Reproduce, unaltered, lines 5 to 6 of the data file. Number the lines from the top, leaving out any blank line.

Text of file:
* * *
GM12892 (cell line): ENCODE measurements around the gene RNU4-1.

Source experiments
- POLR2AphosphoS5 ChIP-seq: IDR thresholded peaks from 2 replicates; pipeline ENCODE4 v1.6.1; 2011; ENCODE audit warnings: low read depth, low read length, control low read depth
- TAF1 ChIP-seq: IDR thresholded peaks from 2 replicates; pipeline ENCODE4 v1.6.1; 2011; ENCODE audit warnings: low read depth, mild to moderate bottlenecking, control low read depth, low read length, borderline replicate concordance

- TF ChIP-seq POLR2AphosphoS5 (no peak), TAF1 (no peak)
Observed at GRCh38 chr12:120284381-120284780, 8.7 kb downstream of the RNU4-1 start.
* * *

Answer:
- TF ChIP-seq POLR2AphosphoS5 (no peak), TAF1 (no peak)
Observed at GRCh38 chr12:120284381-120284780, 8.7 kb downstream of the RNU4-1 start.